Break up your wax block by putting it in a plastic bag, and whacking it with a hammer. You can also just prise chunks off the main block with an old knife. Melt your wax over a medium burner in the saucepan and pitcher "double boiler" set up described above. Or, try the deep fryer to melt your wax as a correspondent suggests: "I find that using a fry daddy with adjustable heat to melt my wax works much better than the old double broiler. You just have to keep the heat very low until the wax starts to melt or the teflon coating bakes off. Once the wax goes into meltdown you just set the heat and your on your way. I then dip the wax with a plastic cup or punch ladle. I find this method much easier to control the temp of the wax, and once the power is off you just let the wax cool and it pops out in a block that fits back into the unit at a later date." For pouring wax into moulds the temperature of the melted wax should be between 85 and 95 degrees C (180 and 200 F) for blemish free candles. If you like interesting mottled patterns in your candles like I do, I don't bother taking the wax temperature. I just wait until it is fully melted and clear. If you want, you can use 3 parts paraffin wax and one part block beeswax. This will not be clear when it is melted. This mixture is harder to get out of a mould because of the sticky properties of the beeswax. Use silicone spray in your mould to get easier releasing candles. You can also put the mould in the refrigerator after its mostly cooled, for half-hour to help with the releasing. The blend of beeswax/paraffin produces lovely honey coloured candles with a lovely beeswax aroma. Other benefits of a beeswax/paraffin mixture are smoother candles without cracks or web like patterns caused by thermal shock in the cooling process. Beeswax doesn't shrink nearly as much as paraffin, so you will notice smaller or no wells forming down the middle of your candle as it cools - this means less or no refilling as it cools.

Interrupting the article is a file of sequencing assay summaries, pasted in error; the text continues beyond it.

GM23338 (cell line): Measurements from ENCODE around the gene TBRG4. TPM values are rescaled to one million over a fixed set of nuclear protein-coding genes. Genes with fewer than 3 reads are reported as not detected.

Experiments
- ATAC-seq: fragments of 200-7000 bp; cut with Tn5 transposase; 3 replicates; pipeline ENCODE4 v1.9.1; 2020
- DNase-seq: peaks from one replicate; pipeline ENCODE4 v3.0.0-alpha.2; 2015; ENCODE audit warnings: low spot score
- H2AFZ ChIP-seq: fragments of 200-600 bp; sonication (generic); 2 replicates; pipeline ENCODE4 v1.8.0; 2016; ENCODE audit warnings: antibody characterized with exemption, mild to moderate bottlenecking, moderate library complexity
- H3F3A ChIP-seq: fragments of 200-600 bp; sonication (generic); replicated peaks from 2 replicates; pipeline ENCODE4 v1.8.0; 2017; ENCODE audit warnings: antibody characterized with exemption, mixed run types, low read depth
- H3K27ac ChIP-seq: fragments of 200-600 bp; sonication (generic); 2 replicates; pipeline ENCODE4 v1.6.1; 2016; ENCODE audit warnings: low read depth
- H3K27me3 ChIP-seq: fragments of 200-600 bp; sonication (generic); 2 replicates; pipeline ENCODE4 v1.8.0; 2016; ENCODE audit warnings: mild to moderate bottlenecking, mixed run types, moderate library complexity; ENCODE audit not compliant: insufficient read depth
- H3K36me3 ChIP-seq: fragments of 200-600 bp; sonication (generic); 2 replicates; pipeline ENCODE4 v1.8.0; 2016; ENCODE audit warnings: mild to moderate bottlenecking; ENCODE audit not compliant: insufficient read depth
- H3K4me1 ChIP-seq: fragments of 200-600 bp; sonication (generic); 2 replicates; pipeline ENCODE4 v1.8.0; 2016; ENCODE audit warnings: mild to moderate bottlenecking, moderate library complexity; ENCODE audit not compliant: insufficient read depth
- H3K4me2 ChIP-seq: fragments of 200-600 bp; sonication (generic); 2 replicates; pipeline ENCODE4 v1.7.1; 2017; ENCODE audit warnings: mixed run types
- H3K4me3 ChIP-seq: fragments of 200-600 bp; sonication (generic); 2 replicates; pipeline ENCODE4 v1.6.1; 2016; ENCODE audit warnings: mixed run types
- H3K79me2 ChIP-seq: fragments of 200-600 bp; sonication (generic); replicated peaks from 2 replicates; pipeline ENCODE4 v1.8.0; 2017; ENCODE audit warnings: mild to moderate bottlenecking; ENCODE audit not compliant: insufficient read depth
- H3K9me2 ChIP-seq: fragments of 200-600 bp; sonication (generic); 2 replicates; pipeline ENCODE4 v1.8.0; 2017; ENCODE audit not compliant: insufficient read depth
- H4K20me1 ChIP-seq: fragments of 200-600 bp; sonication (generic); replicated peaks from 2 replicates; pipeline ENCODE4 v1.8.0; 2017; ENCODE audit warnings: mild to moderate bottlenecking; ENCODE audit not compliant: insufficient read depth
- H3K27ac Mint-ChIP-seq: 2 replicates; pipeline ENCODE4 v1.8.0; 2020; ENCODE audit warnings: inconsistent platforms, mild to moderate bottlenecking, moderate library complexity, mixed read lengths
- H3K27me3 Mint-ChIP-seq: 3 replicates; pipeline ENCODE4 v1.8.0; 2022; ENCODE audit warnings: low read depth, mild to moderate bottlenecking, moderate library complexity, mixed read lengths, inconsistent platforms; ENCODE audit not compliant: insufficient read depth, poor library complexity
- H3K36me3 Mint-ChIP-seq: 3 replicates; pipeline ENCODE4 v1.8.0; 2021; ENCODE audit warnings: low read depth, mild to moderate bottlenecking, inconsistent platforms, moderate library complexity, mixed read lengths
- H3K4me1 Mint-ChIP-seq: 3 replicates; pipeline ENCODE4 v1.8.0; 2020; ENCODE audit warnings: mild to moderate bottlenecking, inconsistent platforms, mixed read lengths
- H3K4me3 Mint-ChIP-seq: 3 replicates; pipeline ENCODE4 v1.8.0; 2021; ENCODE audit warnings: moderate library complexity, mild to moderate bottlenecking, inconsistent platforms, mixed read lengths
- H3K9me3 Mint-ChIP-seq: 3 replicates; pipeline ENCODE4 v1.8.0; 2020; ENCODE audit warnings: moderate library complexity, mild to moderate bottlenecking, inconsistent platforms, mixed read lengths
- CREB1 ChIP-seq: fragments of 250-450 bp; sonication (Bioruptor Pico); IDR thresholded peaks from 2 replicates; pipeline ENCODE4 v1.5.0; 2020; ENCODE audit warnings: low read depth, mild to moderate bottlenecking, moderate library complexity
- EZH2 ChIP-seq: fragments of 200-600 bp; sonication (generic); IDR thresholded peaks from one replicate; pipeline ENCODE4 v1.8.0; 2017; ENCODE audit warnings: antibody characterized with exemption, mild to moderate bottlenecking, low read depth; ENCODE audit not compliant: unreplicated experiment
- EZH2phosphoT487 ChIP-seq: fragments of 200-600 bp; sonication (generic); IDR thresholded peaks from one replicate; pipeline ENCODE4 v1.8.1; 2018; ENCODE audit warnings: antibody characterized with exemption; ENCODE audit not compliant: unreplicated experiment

Prepare your moulds and containers while the wax is melting. You can spray inside each plastic or metal mould with silicone spray available at candle making supply stores. I recommend doing so, the candles always release from the mould easily this way. You can also use vegetable oil to lightly coat the inside of your moulds. If your mould has a hole in the bottom, thread the wick through here and seal it on the outside with rubber putty. Stretch the wick to the open end of the mould and suspend it here wrapped around a rod or pencil or something similar.
If you are making candles that stay in the container, or if your mould cannot be perforated with a wick hole, you can wick them two different ways that I can think of. When using flat braid wicking, make sure the braid grain or nap is going from top to bottom on your candle for even burning. An upside down wick will develop a carbonized ball on it as it burns and that will smoke and cause the candle to burn unevenly, and faster without utilizing the wax of your candle efficiently.
2. For a short container,
just pour your wax in and let it harden. Later take a
heated metal skewer or use a power drill and poke it
through the centre of the candle until you have a hole
for your wick. Insert your wick and you're done. You can
pour a little melted wax on top so it seeps down the hole
and fixes the wick better if you need to. This method is
useful if you're using Jell-O moulds or cake moulds,
where the bottom is the top of the candle, and you don't
want a wick tab on the top of your candle and you don't
want to put a hole in your mould for a wick.